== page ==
Does America Have a Stranglehold on This Valuable Resource?

America's natural gas boom has been truly amazing. Since 2006, U.S. gas production has increased 55%, and the result has been a decline in gas prices of 70% since 2008.

This amazing production growth has been thanks to technology such as hydraulic fracturing and horizontal drilling. Its also been due to geological formations such as the Marcellus and Utica shale, whose production has increased 47% annually since 2007 and 165% since 2012, respectively. 

To give you an idea of just how remarkable this growth has been, the Marcellus shale is now single-handedly the world's third largest gas producer, ahead of Qatar and Canada, and just 6% behind all of combined Europe. Analyst firm ICF International expects production for the Marcellus/Utica shale to increase 127% by 2035. 

The benefits of natural gas
Other nations have taken notice of the many benefits of natural gas, including both lower costs and environmental benefits. For example, not only do natural gas power plants generate 50%-70% less CO2 than coal, but according to the World Health Organization, gas kills 40 times fewer people per TWh. In China, the world's largest consumer of coal, coal is 68 times more deadly than gas because of less well regulated mining practices.

The world's shale gas potential 

As this table from the Energy Information Administration shows, the U.S. holds only 9% of the world's technologically recoverable shale gas. So, the question is, with all the benefits of cheap and abundant gas can offer, why hasn't the rest of the world jumped on board the gas fracking bandwagon? As I'll now explain, there are three main categories of problems preventing a global gas boom, reasons that might leave America as the sole shale gas superpower in the coming century. 

Obstacles to an international gas boom
The obstacles to a global shale gas boom can be placed into three categories: legal/regulatory, economic, and geologic/geographic.

In the first category, the U.S. is blessed with highly favorable regulations. According to James Kipp of Wells Fargo Securites, the fact that land owners in the U.S. also own the mineral rights and can lease these rights to private companies is something unique in the world.

In addition, the regulations in the U.S. are designed to incentivize experimentation with new techniques, such as tax breaks that allow for faster depreciation of assets, while those in other countries do not. According to Robert Beck of Anadarko Petroleum, "It's just set up for conventional oil and gas production. There's no way in the traditional production sharing contract that we as an industry can come in and make money."

Meanwhile, in Europe, governments are far more hostile to fracking. For example, sighting environmental concerns popularized in the controversial documentary Gasland, France has made fracking illegal. This is despite the EIA estimating that France contains enough shale gal to provide 80 years of the nation's current gas consumption.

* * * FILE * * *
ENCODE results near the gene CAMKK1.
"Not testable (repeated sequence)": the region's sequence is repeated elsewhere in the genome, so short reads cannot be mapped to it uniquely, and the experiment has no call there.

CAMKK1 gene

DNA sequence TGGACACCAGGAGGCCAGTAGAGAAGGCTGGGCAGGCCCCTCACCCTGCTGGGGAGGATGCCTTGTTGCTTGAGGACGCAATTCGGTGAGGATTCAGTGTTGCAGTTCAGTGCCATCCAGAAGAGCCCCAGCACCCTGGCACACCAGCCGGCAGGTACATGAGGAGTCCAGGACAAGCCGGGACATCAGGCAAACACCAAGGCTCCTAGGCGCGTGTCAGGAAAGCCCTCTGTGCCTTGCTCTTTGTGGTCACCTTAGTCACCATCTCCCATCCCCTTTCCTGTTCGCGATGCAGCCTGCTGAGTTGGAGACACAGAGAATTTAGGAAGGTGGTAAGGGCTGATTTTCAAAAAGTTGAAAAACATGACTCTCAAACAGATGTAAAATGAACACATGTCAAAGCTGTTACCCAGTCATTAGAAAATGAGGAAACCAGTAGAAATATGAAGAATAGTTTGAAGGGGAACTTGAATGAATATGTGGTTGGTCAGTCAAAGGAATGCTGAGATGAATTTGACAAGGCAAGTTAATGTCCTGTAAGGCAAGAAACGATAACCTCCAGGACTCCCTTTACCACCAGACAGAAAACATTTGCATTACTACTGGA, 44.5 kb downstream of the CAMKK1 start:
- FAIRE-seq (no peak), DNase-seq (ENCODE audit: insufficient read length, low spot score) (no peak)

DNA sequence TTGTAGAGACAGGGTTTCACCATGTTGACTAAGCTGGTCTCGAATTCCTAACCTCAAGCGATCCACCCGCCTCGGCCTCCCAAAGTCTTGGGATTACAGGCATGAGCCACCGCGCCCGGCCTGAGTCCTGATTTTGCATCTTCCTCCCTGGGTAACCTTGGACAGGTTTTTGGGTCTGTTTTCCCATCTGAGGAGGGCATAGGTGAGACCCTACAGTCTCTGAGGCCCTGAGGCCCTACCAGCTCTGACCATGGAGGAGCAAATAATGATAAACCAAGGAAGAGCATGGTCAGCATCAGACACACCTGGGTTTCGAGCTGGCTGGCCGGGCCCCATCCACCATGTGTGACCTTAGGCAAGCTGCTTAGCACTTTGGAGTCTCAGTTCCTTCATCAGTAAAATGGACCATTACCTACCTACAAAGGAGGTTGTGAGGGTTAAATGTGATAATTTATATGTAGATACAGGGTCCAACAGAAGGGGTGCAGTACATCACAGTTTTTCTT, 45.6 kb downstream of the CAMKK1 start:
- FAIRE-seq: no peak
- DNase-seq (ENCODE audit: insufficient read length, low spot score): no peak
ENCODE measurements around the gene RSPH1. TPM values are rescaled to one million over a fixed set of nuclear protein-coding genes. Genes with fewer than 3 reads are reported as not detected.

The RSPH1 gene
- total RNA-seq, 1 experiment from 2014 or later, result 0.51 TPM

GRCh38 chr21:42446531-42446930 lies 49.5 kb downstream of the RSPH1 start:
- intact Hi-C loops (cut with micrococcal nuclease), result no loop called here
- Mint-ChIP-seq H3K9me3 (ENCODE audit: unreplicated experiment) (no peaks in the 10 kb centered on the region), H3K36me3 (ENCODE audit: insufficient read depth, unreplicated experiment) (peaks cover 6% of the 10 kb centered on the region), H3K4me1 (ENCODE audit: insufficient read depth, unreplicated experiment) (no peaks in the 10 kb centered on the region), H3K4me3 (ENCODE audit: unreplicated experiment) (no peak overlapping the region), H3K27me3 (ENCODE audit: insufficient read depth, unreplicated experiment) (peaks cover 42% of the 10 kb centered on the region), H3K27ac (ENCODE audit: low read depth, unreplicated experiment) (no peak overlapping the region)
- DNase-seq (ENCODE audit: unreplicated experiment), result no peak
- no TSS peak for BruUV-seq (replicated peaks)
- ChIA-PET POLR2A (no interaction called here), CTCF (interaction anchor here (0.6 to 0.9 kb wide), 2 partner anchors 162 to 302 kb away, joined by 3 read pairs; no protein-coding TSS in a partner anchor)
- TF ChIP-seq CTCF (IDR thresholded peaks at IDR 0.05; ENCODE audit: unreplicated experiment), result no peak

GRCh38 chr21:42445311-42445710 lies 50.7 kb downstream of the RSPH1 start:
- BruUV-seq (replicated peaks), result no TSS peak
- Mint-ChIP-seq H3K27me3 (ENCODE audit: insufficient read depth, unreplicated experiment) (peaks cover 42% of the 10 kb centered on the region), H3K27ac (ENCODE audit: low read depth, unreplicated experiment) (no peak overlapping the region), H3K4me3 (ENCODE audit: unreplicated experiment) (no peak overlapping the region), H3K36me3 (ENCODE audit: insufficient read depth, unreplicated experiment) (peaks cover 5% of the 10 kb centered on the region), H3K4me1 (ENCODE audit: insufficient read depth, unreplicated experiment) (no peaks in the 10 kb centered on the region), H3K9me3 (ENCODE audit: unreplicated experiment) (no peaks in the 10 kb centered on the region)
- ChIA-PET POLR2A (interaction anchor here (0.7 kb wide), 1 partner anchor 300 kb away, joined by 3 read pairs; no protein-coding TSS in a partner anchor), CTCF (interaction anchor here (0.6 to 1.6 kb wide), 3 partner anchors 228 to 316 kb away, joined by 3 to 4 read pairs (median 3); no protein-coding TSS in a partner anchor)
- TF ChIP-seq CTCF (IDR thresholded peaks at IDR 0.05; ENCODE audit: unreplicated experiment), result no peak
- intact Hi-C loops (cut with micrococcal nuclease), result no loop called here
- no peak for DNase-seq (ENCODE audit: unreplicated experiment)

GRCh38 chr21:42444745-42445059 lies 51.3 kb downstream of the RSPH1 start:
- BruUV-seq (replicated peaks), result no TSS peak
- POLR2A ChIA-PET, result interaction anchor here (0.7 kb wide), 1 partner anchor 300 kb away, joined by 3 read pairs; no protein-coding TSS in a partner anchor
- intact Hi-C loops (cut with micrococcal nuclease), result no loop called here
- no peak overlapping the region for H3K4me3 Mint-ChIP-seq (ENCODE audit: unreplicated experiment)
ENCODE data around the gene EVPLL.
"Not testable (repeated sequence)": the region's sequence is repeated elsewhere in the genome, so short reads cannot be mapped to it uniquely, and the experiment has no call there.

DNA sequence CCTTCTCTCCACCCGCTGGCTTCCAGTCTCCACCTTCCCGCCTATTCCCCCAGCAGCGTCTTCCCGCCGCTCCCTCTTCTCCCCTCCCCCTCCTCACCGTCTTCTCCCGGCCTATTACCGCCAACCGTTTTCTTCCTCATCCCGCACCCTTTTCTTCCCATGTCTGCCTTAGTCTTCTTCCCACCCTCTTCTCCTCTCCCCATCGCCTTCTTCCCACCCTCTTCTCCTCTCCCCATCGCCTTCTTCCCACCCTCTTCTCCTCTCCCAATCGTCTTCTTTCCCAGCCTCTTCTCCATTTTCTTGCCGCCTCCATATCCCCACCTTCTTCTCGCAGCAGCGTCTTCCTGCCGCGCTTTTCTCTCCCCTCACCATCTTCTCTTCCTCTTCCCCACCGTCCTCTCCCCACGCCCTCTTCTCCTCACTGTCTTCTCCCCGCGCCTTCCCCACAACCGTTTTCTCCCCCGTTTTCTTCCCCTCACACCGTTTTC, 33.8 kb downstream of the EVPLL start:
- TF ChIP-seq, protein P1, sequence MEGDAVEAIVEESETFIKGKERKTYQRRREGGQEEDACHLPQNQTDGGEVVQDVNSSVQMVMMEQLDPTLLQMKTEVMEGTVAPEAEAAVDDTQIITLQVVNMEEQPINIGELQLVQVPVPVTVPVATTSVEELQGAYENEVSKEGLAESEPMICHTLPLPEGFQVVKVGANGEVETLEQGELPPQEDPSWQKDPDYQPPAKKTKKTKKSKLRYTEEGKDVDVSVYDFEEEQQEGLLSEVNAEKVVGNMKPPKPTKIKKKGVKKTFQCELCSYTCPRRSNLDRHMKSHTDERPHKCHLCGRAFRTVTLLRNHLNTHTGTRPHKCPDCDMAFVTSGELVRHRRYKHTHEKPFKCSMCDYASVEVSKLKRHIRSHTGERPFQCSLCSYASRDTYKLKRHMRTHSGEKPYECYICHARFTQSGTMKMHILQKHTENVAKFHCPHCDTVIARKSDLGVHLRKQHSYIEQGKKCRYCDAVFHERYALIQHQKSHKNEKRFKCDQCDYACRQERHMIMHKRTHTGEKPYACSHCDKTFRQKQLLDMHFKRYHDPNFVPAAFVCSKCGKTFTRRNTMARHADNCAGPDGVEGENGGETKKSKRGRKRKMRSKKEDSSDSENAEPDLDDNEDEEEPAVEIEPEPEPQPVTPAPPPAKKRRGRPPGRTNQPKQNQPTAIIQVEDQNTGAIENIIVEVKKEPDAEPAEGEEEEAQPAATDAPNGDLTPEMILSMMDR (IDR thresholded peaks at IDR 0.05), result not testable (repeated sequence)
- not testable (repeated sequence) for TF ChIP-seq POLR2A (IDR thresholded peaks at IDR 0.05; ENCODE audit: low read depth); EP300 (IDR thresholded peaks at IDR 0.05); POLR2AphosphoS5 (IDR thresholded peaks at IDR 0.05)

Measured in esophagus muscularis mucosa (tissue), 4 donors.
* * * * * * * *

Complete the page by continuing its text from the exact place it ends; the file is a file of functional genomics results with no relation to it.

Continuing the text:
Thus far, only Bulgaria has joined France in outlawing the practice, but German Environment Minister Barbara Hendricks, has publicly called for such a move. Mrs. Hendrick's reasons for her stance aren't entirely environmental; they are also geographic. "Unlike the USA, our country is densely populated and small,"This brings me to the second category of obstacles, geology and geography. 

America: wide open spaces, lots of water
The United States has been blessed with large, relatively easy geologically exploitable shale formations located in underpopulated areas. We also have the world's largest gas infrastructure, with 1.22 million miles of pipeline -- a number that has quadrupled in just the last six years.

Compare this abundance of infrastructure with China, who, until recently, had the goal of reaching 22%-37% of 2013 U.S. gas production levels by 2020. China's shale gas ambitions may prove impossible to achieve, partially because its pipeline infrastructure is 41 times smaller than that of the U.S., despite being 16% larger in area.

In fact, according to the CIA World Factbook, China currently has only 29,940 miles of gas pipeline. To put that in perspective, Kinder Morgan, America's largest pipeline operator, has 70,000 miles of gas pipelines.

China also has a major water problem, and fracking is thirsty work. Fracking requires an average of 4.4 million gallons of water per well, enough to supply 11,000 American families for a day. 

In fact, China's water shortage is such a problem that the government is worried it might cause power disruption from water intensive coal, nuclear, and gas power plants. To address the issue, the government is in the middle of a 100-year, $62 billion engineering effort call the South-North water diversion project. When complete, it will be the equivalent of diverting the Thames river in London across the width of the United States. 

Bottom line